Here they are, way simple:
1. Don’t talk, listen. Or at least, talk less, listen more.
2. Don’t talk directly to your child. Let him overhear you expressing your concern or uncertainty (but not any criticism or judgment) to someone else.
3. Write him or her a letter. Yep. Actually on paper. (Less likely to elicit an immediate and defensive reaction).
OK. Now for a little elaboration:
1. Don’t talk, listen. Or at least, listen more.
Sometimes we grown ups talk too much. Especially when we are worried or upset. This is guaranteed to shut a kiddo down. So try to listen more, talk less. Its hard I know. Example: Your child (we’ll call him Jacob) seems increasingly isolated and alone. In talk-more-mode you might “encourage” him by suggesting fun things to do with friends, or talk (lecture) about how important social relationships are, or ask why (most kids hate the “why-word”) he is not getting out. In listen-more mode you might just pick a quiet moment when Jacob is calm and relaxed and just make a brief comment, something like: “Seems like you haven’t been seeing your friends as much recently.” This gives him an opening to talk if he is ready but no demand that he must do so.
2. Don’t talk directly to your child. Let him overhear you expressing your concern or uncertainty to someone else.
I call this “The Overheard Conversation Gambit”. The approach is indirect. You are giving the child a chance to understand your concern with no immediate reaction called for. You are much more likely to get thoughtful communication when the child is ready. Example: We’ll use Jacob again. You might wait until you know he can overhear you and say to your spouse/your friend/a grandparent: “I’m a little concerned about Jake. He’s not seeing his friends as much. I remember it was a little hard for me when I was (Jacob’s age). I wonder if something’s up?” Jake is not likely to react immediately and much more likely to hear your words as concern rather than criticism or an attempt to control. Again, you are giving him an opening to talk when he is ready.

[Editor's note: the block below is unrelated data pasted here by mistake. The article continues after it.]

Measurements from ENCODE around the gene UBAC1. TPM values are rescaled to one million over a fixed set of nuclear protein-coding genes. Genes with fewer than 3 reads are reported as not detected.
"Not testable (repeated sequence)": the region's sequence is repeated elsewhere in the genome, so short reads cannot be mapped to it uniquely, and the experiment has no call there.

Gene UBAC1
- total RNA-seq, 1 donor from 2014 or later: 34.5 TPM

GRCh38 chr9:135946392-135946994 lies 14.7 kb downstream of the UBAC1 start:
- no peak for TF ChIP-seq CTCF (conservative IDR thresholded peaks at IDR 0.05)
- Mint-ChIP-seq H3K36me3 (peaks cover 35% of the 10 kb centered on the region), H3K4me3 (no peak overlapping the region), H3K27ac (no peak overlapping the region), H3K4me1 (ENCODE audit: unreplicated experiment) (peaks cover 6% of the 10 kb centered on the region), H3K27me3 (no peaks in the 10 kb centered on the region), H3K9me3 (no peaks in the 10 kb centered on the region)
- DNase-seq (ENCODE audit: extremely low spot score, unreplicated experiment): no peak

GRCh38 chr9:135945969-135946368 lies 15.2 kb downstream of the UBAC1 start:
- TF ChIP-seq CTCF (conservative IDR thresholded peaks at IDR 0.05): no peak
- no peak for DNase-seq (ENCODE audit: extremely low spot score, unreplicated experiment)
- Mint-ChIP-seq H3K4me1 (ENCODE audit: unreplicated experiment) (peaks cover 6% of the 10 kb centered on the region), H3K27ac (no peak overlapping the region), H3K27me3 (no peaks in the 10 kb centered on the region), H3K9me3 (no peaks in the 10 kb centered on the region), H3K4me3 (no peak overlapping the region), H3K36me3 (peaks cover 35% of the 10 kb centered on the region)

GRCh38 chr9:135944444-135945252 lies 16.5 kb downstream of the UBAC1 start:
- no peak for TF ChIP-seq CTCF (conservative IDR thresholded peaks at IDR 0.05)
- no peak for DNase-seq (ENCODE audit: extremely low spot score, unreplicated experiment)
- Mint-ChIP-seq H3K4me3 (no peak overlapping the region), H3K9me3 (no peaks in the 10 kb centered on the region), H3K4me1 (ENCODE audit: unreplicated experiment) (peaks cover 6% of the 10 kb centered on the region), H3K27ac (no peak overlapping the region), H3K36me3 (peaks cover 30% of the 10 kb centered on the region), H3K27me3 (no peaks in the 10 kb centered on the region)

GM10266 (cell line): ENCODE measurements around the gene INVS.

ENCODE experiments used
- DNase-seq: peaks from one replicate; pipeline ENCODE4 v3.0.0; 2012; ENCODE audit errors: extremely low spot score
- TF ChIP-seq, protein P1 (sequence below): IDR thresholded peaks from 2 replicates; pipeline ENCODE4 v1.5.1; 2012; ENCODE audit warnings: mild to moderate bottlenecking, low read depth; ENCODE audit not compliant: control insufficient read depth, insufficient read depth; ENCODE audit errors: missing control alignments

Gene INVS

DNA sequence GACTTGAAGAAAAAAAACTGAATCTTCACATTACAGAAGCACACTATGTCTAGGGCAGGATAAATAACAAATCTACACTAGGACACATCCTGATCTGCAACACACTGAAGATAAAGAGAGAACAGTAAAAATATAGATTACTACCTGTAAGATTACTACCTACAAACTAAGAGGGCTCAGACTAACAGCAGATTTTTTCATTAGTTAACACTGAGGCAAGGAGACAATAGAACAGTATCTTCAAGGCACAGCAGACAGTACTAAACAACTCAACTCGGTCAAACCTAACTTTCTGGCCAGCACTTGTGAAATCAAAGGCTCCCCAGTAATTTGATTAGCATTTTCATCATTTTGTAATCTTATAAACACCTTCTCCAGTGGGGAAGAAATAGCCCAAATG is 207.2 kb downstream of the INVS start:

3. Write him or her a letter. Yep. Actually on paper. (It is less likely to elicit an immediate defensive reaction).
Real letters. On real paper. An art in decline. But the beauty of a letter is that it allows, even demands, stepping away from the immediacy of actions and feelings and invites reflection and thought. Unlike email. Or texts. So we could all write our Jacobs a letter. Put it in an envelope. Slide it under his door or leave it on his desk or bed. (If there is a square foot that is clear.) It would have the basically same content as above, but a different format or context for inviting communication.
These strategies are very helpful for emotionally reactive kids with ADHD. And for kids on the autism spectrum. And anxious kids. And just-plain-old-kids trying to cope with a complicated and way too demanding world.
Actually, like many strategies that help with children, these tips work great for harried spouses too.
Give them a try and then, please, come back and comment here to let us know what you discover.